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February 12, 2004

Young Whippersnapper Old Europe

I mostly try to avoid politics here, at least overt politics. If we would believe modern academic thinking, all acts are inherently political, so by that definition this is a political blog too. But that definition is so broad as to be useless in categorizing anything, which, I'm sure, is the ultimate idea behind it. Categorization leads to comparison, and comparison to judgment, and judgment is bad, right?

That said, this is at least tangentally political by my stricter standards. I do believe in classifying and categorizing and comparing, and even judging.

Somewhere in all the swirl of blogs and news on opinions about the Iraq War I started musing over the assumed moral authority of what Donald Rumsfield (or was it Vice President Cheney?) labeled "Old Europe." This, I found, a very amusing topic on which to think in circles. Many on the anti-war side would have us grant some sort of extra value to the opinions of those countries. Why exactly this is they don't say. They want consensus, and what Chirac says seems to hold especial weight, but no one really comes out and says why. Doing so would certainly open their reasoning (or lack thereof, perhaps) to attack.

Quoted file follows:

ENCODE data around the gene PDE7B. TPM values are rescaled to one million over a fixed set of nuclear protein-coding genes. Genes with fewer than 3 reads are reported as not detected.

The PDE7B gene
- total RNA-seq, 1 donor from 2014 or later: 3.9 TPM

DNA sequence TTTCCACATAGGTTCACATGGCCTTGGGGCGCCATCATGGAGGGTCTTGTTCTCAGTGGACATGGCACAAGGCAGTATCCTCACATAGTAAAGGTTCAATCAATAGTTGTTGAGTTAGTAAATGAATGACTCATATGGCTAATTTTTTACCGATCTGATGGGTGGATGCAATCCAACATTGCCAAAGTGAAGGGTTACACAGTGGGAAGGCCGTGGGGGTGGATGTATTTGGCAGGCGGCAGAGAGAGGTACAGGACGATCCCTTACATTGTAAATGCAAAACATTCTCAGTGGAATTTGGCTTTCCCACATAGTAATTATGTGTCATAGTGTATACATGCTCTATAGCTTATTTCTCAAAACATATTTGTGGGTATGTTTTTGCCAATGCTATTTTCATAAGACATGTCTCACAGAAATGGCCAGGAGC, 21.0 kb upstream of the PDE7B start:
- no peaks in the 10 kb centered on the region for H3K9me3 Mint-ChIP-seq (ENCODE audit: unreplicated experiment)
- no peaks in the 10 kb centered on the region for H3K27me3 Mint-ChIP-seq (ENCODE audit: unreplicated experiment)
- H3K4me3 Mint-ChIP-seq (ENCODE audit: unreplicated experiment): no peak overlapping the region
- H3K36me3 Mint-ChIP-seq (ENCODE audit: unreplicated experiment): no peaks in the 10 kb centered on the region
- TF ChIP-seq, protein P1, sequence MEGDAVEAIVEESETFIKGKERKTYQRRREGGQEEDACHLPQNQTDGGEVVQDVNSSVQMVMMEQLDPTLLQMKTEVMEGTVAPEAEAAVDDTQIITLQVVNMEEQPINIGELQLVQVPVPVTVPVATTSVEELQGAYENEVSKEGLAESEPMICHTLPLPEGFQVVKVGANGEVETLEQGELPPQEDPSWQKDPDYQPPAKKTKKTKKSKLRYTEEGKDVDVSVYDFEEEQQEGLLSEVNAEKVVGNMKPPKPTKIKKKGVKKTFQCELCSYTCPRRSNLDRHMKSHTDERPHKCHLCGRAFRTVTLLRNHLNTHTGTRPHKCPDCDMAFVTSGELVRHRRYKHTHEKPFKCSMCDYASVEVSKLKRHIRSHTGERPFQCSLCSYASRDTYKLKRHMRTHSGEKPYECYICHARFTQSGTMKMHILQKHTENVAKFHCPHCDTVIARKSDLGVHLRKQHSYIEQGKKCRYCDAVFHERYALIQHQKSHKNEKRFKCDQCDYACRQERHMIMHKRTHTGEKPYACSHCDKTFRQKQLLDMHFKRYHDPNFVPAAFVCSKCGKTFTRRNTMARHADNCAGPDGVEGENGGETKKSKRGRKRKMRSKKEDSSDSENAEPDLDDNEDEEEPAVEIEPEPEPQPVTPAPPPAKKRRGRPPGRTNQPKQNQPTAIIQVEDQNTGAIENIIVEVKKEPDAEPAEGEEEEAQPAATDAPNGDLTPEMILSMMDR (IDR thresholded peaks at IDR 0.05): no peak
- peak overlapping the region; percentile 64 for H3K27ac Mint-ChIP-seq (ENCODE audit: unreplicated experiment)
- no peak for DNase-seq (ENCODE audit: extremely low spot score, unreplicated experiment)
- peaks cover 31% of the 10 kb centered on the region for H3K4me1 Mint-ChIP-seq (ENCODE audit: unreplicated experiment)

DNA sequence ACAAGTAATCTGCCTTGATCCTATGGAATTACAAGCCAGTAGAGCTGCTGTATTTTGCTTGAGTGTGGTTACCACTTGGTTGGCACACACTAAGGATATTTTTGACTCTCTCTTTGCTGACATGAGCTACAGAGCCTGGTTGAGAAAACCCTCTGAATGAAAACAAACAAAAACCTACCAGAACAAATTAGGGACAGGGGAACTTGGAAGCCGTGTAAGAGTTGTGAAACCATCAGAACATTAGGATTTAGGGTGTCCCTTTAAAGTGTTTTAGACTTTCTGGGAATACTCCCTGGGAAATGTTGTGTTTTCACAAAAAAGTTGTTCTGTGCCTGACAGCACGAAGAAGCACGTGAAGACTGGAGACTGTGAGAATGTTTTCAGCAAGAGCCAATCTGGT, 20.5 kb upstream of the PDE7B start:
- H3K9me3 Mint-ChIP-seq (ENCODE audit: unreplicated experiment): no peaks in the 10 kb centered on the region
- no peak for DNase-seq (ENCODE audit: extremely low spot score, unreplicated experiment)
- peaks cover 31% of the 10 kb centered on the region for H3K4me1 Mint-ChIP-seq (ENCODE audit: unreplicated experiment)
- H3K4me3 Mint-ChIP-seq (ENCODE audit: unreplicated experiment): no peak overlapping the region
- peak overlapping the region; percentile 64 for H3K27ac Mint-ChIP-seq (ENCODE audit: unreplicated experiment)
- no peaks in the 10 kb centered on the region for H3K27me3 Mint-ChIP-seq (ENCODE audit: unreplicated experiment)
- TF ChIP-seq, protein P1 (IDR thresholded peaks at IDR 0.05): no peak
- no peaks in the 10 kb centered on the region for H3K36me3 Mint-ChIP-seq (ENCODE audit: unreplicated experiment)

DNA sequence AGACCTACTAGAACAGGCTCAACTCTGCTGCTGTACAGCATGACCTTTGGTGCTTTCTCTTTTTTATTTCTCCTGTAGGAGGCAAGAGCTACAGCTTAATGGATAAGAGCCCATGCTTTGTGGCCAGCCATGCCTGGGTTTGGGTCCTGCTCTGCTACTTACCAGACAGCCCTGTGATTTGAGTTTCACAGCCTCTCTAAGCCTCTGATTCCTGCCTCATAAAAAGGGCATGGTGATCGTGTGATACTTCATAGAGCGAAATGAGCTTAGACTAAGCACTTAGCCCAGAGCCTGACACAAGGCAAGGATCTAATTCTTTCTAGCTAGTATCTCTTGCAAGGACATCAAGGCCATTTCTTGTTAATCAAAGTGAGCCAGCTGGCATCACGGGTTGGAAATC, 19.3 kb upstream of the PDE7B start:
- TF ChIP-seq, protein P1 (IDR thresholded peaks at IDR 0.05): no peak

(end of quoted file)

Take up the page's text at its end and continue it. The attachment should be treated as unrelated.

Let me play my mental game out here:

If their reasoning goes along the lines of, "Well, they are older civilizations and they have more experience of these things, so we should listen," there is some attraction to that from where I sit and type. I am, after all, a believer in the value of Western Civilization. If the views of Old Europe are those of Western Civilization, as it seems they must be since they were the cradle, or the adolescent playroom, of that civilization, I would indeed be interested in and value that opinion.